What Mentors Can’t Teach You, Anti-Mentors Can
Mentors are important. They can fast-track the learning curve with experience and insight that you just can’t get out of a textbook. But there’s some things they can’t teach you.
Sometimes, you need an anti-mentor.
An anti-mentor teaches you what NOT to do. They lead by example and so their lessons are very powerful. We’ve all had them, and probably didn’t realize they were teaching us something at the time. Or that what they were teaching was so valuable.
I’ve had a couple of bosses who really liked to tear a strip off people. Basically, when something went wrong, they’d be in your face screaming, berating, and carrying on like maniacs. And usually, right in front of everyone else. They’ve taught me a lot.
An Anti-Mentor Story
Years ago, when I was a supervisor, my boss and anti-mentor started tearing a strip off one of my guys in the plant. It was pretty bad, and to make matters worse, it was for something small that was completely not his fault.
Everyone was standing around watching, speechless. But I’d had enough so I got in between him and his current victim. I usually got a lot of respect from him but the challenge set him off and he started in on me.
It escalated to the point where I was about as angry as I’ve ever been. Which was unsettling, and I put a lot of thought into what had happened.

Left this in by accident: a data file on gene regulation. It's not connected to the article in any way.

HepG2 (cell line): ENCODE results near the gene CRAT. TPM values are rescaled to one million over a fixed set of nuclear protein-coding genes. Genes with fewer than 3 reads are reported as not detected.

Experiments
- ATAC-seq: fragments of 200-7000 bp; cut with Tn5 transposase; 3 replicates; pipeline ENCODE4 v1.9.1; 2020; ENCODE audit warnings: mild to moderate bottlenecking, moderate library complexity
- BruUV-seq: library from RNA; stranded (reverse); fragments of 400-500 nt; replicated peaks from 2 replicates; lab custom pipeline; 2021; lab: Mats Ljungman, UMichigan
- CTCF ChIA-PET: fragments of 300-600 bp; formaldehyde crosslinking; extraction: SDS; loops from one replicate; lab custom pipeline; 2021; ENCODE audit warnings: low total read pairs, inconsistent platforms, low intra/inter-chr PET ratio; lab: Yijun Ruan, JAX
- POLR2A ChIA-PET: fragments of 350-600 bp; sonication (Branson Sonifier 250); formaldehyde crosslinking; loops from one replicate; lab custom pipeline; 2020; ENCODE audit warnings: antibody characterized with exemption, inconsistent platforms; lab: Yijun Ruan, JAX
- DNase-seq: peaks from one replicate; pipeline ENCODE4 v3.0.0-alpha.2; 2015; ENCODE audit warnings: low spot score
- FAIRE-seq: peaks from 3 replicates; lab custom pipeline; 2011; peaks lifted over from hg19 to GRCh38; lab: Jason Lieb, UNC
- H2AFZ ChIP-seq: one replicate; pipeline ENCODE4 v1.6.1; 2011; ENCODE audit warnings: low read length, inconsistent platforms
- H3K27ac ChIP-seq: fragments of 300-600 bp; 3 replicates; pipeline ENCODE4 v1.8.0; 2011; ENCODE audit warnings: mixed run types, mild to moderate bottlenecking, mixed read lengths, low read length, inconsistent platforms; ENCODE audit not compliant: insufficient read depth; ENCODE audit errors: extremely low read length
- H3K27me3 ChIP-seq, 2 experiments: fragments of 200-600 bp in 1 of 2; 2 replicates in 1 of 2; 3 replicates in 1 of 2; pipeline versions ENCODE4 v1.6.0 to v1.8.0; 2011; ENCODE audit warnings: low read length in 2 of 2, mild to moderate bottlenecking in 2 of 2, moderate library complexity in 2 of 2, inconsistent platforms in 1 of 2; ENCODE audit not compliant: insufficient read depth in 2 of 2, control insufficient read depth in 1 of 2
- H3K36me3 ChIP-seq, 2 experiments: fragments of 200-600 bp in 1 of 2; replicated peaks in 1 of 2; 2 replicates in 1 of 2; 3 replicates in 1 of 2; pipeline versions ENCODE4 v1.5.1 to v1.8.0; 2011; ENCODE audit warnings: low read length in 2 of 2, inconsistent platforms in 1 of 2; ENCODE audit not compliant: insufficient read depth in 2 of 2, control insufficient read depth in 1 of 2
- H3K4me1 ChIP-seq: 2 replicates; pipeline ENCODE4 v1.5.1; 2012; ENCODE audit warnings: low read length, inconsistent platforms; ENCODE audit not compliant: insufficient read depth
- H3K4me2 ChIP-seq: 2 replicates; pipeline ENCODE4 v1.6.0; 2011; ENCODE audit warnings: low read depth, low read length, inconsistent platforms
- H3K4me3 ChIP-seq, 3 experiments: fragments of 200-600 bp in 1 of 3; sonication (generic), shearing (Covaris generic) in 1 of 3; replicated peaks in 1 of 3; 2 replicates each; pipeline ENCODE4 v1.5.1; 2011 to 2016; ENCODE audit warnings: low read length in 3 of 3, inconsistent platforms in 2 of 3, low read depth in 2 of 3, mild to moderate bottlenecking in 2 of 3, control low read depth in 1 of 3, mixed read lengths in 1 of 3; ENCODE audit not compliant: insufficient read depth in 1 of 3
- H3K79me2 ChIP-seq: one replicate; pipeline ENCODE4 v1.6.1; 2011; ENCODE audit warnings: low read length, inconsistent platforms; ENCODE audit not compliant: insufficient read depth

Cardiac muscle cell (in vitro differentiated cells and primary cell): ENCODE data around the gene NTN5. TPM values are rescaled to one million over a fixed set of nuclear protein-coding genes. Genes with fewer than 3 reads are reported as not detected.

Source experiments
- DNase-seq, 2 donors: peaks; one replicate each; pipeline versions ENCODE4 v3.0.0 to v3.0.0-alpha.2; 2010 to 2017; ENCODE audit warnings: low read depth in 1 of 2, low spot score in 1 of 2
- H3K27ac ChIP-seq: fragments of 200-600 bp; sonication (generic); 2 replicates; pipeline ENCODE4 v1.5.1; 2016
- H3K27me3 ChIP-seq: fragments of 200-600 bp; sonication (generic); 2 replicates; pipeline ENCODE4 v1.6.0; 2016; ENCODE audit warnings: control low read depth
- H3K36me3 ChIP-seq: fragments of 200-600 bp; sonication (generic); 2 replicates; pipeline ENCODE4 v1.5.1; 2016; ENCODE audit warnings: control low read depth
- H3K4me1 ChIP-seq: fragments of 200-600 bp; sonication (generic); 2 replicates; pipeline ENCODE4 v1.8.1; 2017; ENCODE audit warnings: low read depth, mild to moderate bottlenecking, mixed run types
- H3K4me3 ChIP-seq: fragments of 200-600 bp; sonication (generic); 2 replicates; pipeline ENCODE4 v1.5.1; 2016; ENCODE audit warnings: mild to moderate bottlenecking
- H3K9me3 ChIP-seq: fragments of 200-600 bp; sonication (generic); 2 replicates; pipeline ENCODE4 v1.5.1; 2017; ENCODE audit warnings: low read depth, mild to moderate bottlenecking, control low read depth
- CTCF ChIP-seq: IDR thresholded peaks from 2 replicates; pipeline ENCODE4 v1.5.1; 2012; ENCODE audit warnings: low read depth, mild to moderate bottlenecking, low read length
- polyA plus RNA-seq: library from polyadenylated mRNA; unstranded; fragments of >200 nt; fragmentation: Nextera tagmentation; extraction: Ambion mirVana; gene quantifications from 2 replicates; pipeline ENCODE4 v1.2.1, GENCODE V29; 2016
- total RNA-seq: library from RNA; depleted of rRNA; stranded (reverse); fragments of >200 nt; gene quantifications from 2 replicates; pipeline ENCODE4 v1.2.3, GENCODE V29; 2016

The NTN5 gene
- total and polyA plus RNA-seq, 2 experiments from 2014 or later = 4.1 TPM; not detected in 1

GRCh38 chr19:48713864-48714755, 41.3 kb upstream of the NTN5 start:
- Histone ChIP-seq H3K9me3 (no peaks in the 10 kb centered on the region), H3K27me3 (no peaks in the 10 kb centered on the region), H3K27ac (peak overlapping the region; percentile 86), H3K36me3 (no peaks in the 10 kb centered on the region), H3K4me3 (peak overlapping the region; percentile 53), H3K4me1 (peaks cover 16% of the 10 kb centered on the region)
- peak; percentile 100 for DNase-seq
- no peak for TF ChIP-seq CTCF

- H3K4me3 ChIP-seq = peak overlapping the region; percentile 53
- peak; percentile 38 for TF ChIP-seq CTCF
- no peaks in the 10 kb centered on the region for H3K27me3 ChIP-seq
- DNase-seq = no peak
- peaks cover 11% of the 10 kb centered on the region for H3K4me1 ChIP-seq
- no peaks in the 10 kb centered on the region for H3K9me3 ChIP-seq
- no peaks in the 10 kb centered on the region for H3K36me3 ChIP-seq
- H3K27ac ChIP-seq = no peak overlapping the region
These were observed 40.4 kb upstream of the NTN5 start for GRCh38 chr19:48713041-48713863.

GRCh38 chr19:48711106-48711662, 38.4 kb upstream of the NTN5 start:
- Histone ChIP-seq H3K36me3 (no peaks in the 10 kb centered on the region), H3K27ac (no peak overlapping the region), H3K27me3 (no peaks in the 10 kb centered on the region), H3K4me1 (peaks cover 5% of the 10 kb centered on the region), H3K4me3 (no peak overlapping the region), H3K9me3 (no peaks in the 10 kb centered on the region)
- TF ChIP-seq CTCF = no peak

What I learned (a few times):
- Focusing on the right things is key. When you only point out the problem to someone, they focus on the problem instead of the solution. So the problem keeps coming back again and again.
- Freaking out is a time waster. It doesn’t solve the current problem. It just wastes valuable time that could be spent fixing the problem.
- Anti-mentors have a leadership ceiling. Business is about relationships, and at a certain level nobody wants to deal with someone who’s difficult to deal with. And they won’t.
Fast Forward to the Lesson Learned Well
A couple years later I became the plant / operations manager, (remember lesson #3?).
I had a good group of people. But what I needed was a great team. I never tore a strip off anybody. When we had a problem or a screw-up, I created the attitude of “Let’s fix it, learn from it, and move forward”.
Over time, everybody started focusing on solutions rather than just the problems. They became a team. They gave a damn. And that freed up my time to get into the business side of the business where I learned a lot from some really amazing mentors.
But it’s what I learned about what not to do from an anti-mentor that made it possible.